Joe & John Dutra featured on our local Reno News & Review

Chocolate rocks

A local candy factory exports its chocolates as far as China


This article was published on 03.07.13.

“We’re going for overall quality,” says candy man Joe Dutra, pictured here with his son, John.

To schedule a tour of the Kimme Candy factory, 525 Reactor Way, call 284-9200 or visit




“We’re going for overall quality,” says candy man Joe Dutra, pictured here with his son, John.

On a leisurely drive through the doldrums of Reno’s industrial district, tucked away behind the airport, the sights are lackluster at best. With bleak business buildings lining the streets—a random turn onto Reactor Way sprouts a surprising oasis. Or maybe it’s just a trick of the eye. After all, you’re driving through high desert and may not have chugged enough water. But no, that’s not your imagination deceiving you, like a lone flower—more precisely, a sunflower—standing triumphant among its barren desert landscape, springs the bright and colorful building known as Kimmie Candy Company.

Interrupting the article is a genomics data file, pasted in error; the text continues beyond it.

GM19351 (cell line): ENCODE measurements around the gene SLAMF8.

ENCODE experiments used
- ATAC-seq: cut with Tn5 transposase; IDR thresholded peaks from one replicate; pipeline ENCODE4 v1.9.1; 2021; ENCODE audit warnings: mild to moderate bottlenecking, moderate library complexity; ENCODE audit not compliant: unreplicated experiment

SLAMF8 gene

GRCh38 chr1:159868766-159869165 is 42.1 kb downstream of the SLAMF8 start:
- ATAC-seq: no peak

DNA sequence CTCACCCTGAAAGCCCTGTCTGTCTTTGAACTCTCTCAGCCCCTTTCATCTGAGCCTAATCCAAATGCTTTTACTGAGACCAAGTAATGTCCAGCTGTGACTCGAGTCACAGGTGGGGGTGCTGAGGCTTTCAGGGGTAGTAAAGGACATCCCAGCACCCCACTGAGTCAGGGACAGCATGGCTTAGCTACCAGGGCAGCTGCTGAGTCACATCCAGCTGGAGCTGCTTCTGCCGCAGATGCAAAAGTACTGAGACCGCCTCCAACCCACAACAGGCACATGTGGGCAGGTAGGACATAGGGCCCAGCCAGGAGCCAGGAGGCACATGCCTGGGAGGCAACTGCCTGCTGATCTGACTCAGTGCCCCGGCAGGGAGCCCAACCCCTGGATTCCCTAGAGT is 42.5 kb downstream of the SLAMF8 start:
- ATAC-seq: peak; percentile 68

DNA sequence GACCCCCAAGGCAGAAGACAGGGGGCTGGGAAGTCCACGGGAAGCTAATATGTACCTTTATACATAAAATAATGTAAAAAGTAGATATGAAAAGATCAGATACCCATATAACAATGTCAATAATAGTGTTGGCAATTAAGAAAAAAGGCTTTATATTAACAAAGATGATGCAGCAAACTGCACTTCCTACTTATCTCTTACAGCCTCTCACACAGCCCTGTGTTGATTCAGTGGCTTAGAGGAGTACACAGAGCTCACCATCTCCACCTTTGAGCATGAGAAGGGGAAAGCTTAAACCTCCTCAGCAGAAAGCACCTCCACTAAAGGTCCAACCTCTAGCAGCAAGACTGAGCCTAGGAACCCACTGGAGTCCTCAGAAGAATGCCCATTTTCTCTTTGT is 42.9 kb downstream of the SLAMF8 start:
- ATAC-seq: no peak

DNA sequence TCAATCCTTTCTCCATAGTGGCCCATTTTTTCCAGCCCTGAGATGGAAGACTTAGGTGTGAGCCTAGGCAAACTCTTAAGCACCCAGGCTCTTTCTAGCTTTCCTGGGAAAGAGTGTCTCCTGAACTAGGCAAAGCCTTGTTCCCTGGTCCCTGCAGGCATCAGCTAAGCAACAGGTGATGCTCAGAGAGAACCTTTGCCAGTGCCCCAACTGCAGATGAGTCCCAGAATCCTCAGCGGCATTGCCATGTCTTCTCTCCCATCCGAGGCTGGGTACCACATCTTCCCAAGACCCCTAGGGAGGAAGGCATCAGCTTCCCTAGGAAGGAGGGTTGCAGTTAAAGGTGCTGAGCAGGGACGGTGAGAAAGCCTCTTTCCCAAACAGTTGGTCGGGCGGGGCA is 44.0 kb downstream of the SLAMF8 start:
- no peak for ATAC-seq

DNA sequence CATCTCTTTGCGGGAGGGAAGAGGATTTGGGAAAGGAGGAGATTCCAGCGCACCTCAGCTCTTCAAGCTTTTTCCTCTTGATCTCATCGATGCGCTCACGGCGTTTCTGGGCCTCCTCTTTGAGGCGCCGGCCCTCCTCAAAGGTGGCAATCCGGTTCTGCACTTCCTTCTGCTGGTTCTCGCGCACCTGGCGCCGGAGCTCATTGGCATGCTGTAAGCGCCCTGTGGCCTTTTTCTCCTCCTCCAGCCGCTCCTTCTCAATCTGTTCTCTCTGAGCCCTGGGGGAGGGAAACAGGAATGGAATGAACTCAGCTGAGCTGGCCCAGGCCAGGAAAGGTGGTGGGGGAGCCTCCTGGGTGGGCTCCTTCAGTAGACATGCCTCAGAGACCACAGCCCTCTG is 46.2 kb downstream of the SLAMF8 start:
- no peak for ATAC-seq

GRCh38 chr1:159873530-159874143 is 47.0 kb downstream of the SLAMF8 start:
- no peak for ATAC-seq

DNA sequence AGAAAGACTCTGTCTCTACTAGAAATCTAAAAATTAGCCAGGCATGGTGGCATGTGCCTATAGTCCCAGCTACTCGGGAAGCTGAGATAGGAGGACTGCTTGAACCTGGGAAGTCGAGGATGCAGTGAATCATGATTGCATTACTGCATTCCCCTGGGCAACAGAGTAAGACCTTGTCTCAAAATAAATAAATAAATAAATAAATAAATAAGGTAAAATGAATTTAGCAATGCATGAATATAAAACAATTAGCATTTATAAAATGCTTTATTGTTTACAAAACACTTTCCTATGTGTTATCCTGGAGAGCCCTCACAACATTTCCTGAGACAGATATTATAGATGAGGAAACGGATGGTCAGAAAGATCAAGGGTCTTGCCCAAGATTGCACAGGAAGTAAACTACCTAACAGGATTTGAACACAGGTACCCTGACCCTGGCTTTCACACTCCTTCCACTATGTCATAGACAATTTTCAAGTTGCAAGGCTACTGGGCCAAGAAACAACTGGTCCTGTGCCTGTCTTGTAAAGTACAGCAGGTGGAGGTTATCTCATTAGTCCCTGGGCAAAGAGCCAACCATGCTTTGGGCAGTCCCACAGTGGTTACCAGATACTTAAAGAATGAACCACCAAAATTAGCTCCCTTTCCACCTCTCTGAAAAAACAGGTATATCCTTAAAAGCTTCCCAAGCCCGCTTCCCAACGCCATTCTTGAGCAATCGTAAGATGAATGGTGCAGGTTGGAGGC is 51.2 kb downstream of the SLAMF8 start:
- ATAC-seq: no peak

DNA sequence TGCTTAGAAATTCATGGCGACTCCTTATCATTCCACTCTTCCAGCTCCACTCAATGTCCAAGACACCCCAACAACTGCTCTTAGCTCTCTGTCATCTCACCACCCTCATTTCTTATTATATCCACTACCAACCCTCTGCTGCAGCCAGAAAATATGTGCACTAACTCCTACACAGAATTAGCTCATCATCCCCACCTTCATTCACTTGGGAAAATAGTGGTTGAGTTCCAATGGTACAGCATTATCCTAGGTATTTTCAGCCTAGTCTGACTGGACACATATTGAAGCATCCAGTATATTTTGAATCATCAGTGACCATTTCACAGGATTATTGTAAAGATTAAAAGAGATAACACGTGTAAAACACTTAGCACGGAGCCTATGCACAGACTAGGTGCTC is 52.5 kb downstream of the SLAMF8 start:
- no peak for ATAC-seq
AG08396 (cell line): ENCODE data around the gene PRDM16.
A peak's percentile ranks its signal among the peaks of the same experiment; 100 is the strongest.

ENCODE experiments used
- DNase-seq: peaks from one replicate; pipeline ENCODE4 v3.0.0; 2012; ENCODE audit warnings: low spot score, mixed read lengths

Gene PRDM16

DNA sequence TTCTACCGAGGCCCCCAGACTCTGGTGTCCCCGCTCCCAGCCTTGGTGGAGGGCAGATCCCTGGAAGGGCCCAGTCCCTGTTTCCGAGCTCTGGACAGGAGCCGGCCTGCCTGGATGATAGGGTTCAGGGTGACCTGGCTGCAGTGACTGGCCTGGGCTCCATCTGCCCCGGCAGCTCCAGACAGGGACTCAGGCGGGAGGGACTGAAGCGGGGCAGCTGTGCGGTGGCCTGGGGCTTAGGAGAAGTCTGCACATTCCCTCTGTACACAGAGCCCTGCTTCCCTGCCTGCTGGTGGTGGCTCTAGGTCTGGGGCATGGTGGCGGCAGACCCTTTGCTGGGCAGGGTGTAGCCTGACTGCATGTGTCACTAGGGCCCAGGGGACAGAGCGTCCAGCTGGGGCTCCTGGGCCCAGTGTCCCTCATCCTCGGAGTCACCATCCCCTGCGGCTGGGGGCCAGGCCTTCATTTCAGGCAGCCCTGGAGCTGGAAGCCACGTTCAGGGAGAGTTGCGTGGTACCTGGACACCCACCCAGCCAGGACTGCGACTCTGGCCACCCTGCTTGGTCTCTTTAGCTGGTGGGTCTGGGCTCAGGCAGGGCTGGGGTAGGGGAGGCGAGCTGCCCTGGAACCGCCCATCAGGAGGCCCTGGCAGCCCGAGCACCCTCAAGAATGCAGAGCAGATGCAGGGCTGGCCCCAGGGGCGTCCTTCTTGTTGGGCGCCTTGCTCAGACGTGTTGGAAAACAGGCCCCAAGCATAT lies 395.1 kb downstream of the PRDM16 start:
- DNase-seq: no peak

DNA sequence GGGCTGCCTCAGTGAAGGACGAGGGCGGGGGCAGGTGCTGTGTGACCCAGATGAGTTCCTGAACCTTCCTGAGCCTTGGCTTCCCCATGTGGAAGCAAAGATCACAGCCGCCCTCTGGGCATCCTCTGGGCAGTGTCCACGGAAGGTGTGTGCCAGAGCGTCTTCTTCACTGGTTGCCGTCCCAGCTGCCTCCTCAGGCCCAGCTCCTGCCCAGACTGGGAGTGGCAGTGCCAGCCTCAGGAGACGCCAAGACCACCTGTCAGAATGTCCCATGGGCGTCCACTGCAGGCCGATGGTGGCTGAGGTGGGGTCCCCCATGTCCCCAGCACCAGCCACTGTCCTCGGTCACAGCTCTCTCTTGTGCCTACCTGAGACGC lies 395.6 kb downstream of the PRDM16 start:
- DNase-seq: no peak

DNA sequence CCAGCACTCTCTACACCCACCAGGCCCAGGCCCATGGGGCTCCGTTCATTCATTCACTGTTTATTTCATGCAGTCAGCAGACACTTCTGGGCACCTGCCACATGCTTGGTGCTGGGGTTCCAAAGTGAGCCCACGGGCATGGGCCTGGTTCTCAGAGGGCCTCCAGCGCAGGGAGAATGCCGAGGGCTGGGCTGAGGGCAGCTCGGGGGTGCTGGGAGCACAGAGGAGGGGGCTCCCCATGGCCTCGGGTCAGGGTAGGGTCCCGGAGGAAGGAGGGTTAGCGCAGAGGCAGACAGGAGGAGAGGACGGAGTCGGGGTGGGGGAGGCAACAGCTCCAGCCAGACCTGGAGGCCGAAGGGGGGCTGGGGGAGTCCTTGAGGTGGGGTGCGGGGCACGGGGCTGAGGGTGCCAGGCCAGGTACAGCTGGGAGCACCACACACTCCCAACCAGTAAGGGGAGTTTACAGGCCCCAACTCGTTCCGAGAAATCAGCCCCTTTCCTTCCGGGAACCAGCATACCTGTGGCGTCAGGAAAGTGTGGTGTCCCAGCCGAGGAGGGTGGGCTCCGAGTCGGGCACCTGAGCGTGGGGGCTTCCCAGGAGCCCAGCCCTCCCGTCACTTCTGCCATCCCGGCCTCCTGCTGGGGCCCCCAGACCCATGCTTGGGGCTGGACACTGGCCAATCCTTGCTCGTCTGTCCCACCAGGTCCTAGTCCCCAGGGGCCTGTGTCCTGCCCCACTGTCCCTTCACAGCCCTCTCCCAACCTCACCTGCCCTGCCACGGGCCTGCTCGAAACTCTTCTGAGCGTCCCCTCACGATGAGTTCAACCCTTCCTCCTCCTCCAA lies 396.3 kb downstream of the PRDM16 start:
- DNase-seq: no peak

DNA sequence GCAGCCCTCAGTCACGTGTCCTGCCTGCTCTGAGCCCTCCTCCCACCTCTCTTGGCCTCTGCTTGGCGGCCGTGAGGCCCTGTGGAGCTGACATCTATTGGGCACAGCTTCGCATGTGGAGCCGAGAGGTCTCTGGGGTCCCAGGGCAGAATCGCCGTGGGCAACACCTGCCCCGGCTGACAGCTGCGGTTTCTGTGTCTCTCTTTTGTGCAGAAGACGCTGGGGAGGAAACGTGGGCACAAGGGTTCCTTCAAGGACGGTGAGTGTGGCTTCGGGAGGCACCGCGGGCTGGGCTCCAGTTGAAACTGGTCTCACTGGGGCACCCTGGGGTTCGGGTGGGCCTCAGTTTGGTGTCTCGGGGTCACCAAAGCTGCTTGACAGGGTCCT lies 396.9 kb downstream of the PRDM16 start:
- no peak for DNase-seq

As its sunglass sporting, smile flashing mascot, Kacee the sunflower, ensures, Kimmie Candy Co., a local, family-owned manufacturer planted in Reno since 2008, brings some lighthearted fun. As founder Joe Dutra would say, “Everyone loves candy!”

While the name may not ring a bell, the candy itself might. Those cutely packaged ChocoRocks-multi-colored chunks of milk chocolate shaped like, well, rocks—that can be found filling both national and international store shelves, stem from right here in Reno.

The ChocoRocks may be the most widely recognized, but it’s the company’s chocolate-coated sunflower seeds, the favorite of Dutra himself, that started it all.

Originally in the agriculture business, Dutra worked on a farm, growing and selling hybrid vegetables—which he then named after members of his family and friends.

The idea to switch from greens to cocoa transpired, Dutra says, by accident. “My friend brought in a sack of chocolate-coated sunflower kernels he was trying to sell to me, and I thought, ’This is healthy, recession proof, and a business that just keeps growing … I think I’ll start a candy company.’” And so he did.

The Kimmie Candy brand came to Dutra over a martini brainstorm.